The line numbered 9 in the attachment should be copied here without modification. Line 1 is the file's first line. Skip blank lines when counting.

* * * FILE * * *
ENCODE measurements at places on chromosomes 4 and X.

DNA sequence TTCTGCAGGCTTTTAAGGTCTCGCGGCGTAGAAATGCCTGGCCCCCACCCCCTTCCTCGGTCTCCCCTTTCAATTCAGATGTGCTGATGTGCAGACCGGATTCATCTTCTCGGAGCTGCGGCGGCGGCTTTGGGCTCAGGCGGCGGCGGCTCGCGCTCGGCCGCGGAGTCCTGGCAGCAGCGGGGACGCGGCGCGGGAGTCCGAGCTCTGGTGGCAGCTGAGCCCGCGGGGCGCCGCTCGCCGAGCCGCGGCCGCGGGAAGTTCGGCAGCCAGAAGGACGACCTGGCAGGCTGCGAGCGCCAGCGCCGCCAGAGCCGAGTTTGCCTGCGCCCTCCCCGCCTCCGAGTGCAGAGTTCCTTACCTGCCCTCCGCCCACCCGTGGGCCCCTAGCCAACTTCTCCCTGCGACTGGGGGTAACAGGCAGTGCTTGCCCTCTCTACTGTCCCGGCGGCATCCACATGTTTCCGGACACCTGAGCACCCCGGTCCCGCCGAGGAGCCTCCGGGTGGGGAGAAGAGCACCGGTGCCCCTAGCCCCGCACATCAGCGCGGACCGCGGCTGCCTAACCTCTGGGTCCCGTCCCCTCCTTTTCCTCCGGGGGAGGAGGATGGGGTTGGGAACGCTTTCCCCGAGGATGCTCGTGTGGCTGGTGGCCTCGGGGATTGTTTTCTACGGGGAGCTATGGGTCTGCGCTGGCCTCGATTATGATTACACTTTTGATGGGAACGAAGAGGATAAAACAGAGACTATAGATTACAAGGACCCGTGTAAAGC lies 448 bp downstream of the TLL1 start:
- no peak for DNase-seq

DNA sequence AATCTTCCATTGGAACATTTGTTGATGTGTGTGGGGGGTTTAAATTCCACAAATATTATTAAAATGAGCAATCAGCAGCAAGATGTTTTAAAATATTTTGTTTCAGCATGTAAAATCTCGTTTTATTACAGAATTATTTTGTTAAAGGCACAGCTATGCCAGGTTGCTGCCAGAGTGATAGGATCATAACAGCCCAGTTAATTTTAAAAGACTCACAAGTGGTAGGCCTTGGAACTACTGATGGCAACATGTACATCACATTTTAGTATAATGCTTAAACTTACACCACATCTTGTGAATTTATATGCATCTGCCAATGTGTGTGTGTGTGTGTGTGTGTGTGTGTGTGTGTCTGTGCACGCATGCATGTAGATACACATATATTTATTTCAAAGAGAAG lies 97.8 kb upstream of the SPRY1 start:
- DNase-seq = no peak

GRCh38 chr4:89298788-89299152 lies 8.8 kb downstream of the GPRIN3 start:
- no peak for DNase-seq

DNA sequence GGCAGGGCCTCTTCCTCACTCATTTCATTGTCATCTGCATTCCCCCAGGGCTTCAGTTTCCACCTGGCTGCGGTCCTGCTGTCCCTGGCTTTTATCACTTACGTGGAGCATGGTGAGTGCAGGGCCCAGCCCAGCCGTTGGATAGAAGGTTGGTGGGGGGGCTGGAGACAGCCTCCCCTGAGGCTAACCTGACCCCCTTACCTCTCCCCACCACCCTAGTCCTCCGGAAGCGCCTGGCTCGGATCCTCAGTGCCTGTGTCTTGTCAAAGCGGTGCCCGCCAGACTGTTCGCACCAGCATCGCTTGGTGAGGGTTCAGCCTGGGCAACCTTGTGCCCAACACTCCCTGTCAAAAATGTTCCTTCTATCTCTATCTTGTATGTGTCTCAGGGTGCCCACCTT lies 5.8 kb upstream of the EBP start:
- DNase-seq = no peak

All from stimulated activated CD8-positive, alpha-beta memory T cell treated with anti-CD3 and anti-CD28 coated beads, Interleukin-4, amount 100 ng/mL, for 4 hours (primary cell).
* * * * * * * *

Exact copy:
- DNase-seq = no peak